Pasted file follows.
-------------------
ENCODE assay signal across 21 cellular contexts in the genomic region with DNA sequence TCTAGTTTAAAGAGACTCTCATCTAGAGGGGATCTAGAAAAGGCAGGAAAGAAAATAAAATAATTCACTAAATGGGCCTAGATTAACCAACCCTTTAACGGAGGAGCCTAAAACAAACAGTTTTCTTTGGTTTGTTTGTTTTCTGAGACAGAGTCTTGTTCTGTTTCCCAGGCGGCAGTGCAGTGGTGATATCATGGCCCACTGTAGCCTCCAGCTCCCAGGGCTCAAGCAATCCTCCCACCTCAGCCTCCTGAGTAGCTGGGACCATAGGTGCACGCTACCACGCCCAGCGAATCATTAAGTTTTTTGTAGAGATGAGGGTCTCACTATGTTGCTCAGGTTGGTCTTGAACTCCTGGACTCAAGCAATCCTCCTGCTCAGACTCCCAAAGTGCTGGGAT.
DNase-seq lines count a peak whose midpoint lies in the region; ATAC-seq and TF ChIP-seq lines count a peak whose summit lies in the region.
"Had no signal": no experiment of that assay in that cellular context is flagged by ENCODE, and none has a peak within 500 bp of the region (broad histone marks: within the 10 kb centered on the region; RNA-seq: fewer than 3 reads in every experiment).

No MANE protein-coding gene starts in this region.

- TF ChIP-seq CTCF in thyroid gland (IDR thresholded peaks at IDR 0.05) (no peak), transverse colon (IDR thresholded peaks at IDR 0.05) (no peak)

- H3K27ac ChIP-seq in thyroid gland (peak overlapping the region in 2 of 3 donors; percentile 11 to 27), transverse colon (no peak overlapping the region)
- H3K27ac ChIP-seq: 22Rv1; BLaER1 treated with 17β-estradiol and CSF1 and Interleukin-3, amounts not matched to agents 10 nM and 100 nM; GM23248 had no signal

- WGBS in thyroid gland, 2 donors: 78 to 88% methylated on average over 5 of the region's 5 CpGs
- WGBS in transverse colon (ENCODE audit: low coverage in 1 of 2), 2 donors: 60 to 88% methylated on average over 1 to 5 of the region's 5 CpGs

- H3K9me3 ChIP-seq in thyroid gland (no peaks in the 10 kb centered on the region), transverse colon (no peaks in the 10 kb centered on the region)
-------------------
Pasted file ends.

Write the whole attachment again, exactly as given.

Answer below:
ENCODE assay signal across 21 cellular contexts in the genomic region with DNA sequence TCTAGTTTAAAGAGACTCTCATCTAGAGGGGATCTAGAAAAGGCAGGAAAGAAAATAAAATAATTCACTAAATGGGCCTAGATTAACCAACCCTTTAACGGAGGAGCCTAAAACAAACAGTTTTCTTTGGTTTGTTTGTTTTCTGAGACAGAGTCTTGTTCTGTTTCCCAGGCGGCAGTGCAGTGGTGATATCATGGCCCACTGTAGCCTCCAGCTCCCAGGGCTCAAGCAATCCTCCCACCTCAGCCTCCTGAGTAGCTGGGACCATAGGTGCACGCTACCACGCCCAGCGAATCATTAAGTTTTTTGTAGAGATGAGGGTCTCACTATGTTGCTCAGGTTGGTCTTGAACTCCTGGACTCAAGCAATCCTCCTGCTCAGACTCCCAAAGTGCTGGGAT.
DNase-seq lines count a peak whose midpoint lies in the region; ATAC-seq and TF ChIP-seq lines count a peak whose summit lies in the region.
"Had no signal": no experiment of that assay in that cellular context is flagged by ENCODE, and none has a peak within 500 bp of the region (broad histone marks: within the 10 kb centered on the region; RNA-seq: fewer than 3 reads in every experiment).

No MANE protein-coding gene starts in this region.

- TF ChIP-seq CTCF in thyroid gland (IDR thresholded peaks at IDR 0.05) (no peak), transverse colon (IDR thresholded peaks at IDR 0.05) (no peak)

- H3K27ac ChIP-seq in thyroid gland (peak overlapping the region in 2 of 3 donors; percentile 11 to 27), transverse colon (no peak overlapping the region)
- H3K27ac ChIP-seq: 22Rv1; BLaER1 treated with 17β-estradiol and CSF1 and Interleukin-3, amounts not matched to agents 10 nM and 100 nM; GM23248 had no signal

- WGBS in thyroid gland, 2 donors: 78 to 88% methylated on average over 5 of the region's 5 CpGs
- WGBS in transverse colon (ENCODE audit: low coverage in 1 of 2), 2 donors: 60 to 88% methylated on average over 1 to 5 of the region's 5 CpGs

- H3K9me3 ChIP-seq in thyroid gland (no peaks in the 10 kb centered on the region), transverse colon (no peaks in the 10 kb centered on the region)